Fetal distress is commonly associated with birth asphyxia. Asphyxia is a lack of oxygen to the vital organs, including the heart and brain. When the fetus does not get enough oxygen, through a problem with the blood supply or oxygen supply, it can cause serious damage, including organ failure, brain damage, and death. The baby relies on the blood and oxygen supply from the mother through the umbilical cord. Problems with oxygen supply can be caused by: 

  • Low maternal blood pressure
  • Blocked airway on delivery
  • Nuchal umbilical cord
  • Prolapsed umbilical cord
  • Drug-induced hyperstimulation
  • Placental separation
  • Preeclampsia
  • Placenta previa
  • Anesthesia errors
  • Premature development
  • Delayed C-section delivery

Lack of oxygen can be a cause for many birth complications, including hypoxic-ischemic encephalopathy (HIE). HIE is a brain injury caused by oxygen deprivation. Signs of possible oxygen deprivation that result in fetal distress include: 

  • Decreased fetal movement
  • Severe maternal cramping and back pain
  • Abnormal fetal heart rate
  • Abnormal contractions
  • Abnormal amniotic fluid levels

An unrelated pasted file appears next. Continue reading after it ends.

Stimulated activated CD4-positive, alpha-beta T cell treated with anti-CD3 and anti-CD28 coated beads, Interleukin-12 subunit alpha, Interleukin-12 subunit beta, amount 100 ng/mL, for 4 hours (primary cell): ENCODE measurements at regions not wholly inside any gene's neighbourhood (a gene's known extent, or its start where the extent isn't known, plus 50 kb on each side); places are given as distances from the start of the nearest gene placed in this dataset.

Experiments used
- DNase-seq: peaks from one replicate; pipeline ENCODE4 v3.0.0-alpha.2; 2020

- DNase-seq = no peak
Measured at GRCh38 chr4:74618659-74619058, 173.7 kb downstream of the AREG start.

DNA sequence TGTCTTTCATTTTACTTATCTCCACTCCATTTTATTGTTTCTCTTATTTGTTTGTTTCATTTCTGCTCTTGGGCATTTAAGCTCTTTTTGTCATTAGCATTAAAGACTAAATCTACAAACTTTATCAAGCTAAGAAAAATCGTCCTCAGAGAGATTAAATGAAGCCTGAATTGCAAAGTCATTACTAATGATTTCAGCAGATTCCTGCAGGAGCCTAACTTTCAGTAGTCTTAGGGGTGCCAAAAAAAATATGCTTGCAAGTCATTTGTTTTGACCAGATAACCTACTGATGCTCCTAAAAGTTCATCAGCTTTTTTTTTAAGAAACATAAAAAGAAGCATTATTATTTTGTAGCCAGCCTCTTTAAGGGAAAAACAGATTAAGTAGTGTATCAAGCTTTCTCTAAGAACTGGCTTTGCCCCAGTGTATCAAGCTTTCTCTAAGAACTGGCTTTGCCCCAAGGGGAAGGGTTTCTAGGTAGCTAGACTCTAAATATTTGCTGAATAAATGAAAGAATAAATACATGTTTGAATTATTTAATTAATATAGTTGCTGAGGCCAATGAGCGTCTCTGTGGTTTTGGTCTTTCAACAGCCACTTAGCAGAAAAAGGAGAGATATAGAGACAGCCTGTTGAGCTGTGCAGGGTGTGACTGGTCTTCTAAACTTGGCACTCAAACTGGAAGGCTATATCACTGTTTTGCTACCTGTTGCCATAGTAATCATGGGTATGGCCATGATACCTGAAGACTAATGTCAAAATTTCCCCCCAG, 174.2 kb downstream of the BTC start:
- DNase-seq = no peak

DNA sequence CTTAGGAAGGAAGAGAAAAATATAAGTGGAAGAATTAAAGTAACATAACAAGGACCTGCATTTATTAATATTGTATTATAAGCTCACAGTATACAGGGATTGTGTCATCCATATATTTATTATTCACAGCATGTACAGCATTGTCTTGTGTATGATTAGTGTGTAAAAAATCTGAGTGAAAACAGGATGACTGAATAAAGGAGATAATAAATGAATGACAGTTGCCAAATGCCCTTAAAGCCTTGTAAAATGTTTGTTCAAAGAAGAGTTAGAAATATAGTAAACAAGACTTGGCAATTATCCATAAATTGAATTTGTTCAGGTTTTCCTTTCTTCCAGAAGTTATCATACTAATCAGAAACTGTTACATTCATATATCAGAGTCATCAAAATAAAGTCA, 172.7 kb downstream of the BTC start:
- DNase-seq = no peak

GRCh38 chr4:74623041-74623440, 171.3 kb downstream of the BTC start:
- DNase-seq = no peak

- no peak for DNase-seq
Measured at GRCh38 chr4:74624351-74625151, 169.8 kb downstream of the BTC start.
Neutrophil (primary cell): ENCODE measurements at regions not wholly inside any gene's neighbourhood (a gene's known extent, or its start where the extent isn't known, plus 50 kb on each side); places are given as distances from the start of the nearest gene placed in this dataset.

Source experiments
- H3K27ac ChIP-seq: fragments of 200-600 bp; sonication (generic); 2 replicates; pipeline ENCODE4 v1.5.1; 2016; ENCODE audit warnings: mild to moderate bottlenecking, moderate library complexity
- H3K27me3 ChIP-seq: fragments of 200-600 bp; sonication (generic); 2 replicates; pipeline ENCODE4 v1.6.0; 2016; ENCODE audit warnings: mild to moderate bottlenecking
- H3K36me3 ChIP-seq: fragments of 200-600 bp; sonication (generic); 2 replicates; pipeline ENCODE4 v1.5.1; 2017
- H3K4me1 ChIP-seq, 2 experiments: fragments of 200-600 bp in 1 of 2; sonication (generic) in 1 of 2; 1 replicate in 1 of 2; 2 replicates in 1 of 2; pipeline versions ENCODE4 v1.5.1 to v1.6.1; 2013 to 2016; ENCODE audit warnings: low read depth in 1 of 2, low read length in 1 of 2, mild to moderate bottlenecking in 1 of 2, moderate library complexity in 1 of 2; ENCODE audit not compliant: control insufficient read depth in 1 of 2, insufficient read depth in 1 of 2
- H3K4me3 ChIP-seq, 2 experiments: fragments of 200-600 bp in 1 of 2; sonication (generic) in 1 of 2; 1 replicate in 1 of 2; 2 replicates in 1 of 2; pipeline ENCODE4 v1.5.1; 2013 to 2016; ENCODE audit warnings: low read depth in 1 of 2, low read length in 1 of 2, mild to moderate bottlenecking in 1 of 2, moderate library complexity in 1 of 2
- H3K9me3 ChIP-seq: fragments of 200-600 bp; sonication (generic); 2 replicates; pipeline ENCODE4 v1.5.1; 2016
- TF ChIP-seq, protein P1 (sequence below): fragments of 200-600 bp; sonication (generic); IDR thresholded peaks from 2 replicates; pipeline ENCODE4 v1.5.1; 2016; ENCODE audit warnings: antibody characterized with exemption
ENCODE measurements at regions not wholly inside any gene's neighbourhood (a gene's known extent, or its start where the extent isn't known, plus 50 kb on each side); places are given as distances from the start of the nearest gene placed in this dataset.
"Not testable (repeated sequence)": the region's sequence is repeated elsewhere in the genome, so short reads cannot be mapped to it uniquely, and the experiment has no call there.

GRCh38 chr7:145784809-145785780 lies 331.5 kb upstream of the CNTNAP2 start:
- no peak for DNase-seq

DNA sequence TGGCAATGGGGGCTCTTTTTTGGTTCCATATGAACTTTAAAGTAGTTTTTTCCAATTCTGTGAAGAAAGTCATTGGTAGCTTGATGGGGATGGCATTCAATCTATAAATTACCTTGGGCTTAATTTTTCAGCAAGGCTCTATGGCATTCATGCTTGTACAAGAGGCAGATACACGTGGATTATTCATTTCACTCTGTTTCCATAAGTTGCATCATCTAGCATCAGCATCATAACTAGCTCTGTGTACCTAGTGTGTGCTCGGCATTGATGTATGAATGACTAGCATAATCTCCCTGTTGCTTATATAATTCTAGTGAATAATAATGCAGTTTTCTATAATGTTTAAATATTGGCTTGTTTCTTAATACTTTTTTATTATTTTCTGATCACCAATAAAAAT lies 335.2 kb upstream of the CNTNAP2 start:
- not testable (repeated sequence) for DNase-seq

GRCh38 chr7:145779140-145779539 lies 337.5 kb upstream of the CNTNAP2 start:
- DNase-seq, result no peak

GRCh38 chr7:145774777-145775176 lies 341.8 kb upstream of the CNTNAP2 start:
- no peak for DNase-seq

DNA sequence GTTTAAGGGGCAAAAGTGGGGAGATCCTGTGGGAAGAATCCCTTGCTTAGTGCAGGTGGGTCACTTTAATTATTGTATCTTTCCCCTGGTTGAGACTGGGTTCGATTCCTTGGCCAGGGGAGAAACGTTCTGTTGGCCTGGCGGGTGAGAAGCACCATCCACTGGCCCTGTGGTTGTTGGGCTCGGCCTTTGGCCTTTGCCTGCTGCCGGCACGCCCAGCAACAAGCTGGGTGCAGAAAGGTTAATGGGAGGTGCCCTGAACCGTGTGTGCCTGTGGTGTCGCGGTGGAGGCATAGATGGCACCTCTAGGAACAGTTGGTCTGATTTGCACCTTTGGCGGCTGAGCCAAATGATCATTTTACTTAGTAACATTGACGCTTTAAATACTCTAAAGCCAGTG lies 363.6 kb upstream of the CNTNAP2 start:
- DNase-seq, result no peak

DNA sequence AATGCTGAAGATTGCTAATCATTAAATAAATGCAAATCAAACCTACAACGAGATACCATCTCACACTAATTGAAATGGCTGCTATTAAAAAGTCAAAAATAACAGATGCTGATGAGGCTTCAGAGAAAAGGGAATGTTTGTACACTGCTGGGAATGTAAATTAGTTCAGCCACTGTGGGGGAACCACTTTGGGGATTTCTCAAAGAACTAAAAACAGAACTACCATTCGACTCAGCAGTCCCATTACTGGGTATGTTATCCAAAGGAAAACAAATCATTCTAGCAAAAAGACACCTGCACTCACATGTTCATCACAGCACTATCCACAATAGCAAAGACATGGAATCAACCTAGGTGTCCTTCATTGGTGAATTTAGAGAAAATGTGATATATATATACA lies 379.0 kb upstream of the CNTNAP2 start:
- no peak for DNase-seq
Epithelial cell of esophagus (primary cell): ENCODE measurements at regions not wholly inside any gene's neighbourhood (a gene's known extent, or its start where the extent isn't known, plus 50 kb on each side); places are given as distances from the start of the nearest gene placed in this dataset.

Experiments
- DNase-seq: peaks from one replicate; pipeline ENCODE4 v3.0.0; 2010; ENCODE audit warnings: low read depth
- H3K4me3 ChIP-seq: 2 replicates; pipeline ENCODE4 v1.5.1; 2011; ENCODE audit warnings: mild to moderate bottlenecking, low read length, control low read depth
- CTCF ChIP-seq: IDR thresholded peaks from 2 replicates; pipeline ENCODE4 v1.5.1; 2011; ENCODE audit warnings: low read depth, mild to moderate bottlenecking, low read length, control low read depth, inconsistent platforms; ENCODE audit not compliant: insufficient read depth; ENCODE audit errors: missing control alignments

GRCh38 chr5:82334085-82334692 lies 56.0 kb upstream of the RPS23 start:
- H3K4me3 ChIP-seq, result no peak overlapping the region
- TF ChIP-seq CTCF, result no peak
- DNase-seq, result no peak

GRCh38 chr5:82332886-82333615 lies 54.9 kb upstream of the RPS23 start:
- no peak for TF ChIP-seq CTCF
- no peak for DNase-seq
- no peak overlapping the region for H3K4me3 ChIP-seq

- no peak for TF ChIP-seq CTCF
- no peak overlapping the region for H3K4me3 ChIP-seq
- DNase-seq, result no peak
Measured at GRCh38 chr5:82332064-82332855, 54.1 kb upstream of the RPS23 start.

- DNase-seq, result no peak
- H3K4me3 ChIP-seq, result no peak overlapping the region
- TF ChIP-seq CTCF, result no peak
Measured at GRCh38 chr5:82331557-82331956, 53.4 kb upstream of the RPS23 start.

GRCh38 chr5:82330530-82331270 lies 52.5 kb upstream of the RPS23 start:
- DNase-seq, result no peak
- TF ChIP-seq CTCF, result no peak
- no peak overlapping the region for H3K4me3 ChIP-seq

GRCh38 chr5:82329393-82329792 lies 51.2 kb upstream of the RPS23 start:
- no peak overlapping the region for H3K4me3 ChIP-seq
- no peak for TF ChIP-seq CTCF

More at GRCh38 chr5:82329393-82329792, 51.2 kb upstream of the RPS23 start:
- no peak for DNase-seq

• Abnormally low or high maternal weight gain
  • Maternal high blood pressure
  • Maternal low blood pressure
  • Vaginal bleeding

After the baby is born, the baby may exhibit signs and symptoms of hypoxia or anoxia that occurred in the womb or continue after delivery. Signs and symptoms of possible oxygen deprivation after delivery may include: 

  • Abnormal heart rate
  • Meconium staining
  • Low Apgar scores
  • Seizures
  • Feeding problems
  • Breathing problems
  • Poor muscle tone
  • Organ failure
  • Abnormal response to light
  • Abnormal reflexes
  • Hyperalertness or lethargy

It can be difficult to identify some signs of oxygen deprivation injuries after delivery. Minor brain damage may not be evident until the child gets older and begins missing developmental milestones. According to the Centers for Disease Control and Prevention (CDC), some of the first milestones occur by 2 months of age, including: